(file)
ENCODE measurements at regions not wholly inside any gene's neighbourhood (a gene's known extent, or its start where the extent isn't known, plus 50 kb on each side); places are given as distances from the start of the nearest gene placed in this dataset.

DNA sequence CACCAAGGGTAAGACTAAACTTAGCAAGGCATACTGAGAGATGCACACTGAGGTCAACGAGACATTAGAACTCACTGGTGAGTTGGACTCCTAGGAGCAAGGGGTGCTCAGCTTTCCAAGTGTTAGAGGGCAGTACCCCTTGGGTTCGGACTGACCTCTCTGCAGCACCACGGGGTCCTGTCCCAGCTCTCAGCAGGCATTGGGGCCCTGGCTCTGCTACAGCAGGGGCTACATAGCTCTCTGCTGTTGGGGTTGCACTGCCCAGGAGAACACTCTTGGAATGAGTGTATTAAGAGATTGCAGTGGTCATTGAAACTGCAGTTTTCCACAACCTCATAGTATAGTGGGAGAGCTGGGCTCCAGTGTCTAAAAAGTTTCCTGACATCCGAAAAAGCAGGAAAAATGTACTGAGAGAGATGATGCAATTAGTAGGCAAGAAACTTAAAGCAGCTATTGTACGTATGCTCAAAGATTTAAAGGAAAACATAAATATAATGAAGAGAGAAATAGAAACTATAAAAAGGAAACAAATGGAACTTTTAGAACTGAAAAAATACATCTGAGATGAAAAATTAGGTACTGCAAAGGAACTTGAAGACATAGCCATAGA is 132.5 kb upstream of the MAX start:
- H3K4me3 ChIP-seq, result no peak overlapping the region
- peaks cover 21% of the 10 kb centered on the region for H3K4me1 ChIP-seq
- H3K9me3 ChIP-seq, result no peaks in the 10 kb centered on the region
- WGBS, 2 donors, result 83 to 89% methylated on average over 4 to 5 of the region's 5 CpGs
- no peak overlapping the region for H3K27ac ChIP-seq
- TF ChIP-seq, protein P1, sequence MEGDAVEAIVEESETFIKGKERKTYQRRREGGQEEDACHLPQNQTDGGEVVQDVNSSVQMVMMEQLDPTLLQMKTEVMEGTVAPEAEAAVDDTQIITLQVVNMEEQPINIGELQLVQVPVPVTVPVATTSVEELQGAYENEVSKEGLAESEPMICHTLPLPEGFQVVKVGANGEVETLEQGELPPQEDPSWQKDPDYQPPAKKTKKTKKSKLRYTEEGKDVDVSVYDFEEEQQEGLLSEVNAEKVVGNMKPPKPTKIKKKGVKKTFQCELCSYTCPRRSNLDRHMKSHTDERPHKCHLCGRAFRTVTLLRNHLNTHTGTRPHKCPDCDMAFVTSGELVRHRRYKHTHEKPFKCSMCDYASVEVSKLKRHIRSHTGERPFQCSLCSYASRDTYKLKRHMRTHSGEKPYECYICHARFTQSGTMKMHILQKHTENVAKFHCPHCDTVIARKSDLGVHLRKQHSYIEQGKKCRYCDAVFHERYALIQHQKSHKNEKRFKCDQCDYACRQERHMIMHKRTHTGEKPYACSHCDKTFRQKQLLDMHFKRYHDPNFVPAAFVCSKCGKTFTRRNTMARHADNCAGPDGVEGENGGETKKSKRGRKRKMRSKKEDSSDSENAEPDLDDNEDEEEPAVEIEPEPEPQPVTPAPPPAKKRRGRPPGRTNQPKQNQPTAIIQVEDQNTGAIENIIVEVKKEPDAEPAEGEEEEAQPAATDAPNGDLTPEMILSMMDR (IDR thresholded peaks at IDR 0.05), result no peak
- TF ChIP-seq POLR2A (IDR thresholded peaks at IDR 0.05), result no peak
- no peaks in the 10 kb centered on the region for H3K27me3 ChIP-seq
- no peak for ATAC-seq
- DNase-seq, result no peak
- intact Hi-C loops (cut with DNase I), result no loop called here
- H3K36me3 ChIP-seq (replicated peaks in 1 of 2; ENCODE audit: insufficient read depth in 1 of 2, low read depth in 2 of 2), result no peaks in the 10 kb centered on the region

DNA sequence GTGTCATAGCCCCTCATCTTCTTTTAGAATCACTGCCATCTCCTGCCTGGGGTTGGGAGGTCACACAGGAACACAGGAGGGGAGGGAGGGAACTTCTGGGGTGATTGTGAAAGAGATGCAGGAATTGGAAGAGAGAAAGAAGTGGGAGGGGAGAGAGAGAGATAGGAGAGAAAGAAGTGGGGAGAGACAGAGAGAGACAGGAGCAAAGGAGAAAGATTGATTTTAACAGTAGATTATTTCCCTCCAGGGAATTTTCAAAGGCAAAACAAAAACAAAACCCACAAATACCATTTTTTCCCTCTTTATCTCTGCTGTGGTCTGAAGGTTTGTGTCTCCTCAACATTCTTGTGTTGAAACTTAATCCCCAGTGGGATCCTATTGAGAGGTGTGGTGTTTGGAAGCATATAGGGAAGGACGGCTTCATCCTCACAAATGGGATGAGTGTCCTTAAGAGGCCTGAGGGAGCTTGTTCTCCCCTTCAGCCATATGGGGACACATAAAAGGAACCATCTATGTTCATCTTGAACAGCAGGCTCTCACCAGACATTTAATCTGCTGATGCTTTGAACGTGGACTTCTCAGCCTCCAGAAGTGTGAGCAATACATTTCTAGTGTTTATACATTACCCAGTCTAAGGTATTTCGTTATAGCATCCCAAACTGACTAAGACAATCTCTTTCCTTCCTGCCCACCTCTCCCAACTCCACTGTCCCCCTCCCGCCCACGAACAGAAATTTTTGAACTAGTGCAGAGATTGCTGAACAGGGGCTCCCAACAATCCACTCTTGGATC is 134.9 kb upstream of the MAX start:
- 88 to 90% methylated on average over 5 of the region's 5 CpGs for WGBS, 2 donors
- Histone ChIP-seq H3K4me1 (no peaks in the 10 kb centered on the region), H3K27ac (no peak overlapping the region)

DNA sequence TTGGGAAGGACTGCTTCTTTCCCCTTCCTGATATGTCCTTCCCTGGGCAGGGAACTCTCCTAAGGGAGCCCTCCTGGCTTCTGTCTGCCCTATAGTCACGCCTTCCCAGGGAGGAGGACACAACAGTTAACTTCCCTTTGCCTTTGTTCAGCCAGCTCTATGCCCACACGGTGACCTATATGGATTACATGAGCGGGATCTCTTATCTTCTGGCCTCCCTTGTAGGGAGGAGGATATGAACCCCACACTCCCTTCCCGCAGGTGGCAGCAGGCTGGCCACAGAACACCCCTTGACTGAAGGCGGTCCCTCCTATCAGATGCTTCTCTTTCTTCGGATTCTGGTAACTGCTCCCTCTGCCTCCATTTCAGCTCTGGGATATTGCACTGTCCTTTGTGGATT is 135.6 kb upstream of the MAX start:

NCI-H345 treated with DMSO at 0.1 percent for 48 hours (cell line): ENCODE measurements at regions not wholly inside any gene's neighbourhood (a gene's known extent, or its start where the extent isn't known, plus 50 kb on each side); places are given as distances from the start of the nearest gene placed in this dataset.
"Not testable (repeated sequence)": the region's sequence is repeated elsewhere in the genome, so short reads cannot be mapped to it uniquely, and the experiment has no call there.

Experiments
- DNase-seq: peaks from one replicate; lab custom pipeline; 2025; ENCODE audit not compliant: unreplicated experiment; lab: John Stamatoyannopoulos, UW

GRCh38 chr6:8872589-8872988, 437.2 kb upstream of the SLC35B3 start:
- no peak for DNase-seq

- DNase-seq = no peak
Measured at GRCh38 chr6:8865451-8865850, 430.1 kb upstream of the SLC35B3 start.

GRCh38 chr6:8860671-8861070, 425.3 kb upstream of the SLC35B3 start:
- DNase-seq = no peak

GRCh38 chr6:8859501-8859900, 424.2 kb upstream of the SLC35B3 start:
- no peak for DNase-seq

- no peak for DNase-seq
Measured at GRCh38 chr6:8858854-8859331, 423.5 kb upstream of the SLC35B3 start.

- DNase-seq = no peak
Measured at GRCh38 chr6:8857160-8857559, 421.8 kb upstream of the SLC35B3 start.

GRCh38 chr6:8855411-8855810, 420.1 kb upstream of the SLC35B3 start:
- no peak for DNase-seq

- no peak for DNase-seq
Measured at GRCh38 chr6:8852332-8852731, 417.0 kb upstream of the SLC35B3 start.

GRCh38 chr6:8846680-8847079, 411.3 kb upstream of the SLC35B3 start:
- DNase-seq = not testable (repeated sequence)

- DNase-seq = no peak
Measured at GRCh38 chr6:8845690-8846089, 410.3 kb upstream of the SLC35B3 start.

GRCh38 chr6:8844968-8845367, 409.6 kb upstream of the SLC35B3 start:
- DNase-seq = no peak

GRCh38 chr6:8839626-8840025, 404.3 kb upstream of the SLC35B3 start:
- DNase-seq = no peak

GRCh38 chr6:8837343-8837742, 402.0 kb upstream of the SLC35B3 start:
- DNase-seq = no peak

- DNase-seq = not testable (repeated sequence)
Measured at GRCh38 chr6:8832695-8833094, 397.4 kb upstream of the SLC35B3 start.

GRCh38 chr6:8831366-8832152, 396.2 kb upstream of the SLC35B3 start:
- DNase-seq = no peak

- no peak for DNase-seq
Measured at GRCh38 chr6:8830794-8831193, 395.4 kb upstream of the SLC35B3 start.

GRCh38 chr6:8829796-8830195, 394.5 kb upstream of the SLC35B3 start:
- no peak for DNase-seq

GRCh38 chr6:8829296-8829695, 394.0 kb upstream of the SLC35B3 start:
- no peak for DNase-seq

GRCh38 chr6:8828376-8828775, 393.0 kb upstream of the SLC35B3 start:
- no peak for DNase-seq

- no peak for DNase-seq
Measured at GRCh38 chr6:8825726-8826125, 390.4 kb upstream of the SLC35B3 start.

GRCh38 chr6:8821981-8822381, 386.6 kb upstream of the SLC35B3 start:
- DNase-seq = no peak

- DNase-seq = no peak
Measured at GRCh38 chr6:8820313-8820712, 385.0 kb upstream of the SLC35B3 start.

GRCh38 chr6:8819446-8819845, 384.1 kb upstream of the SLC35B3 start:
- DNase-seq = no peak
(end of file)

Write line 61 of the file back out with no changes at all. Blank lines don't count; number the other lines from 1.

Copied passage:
- no peak for DNase-seq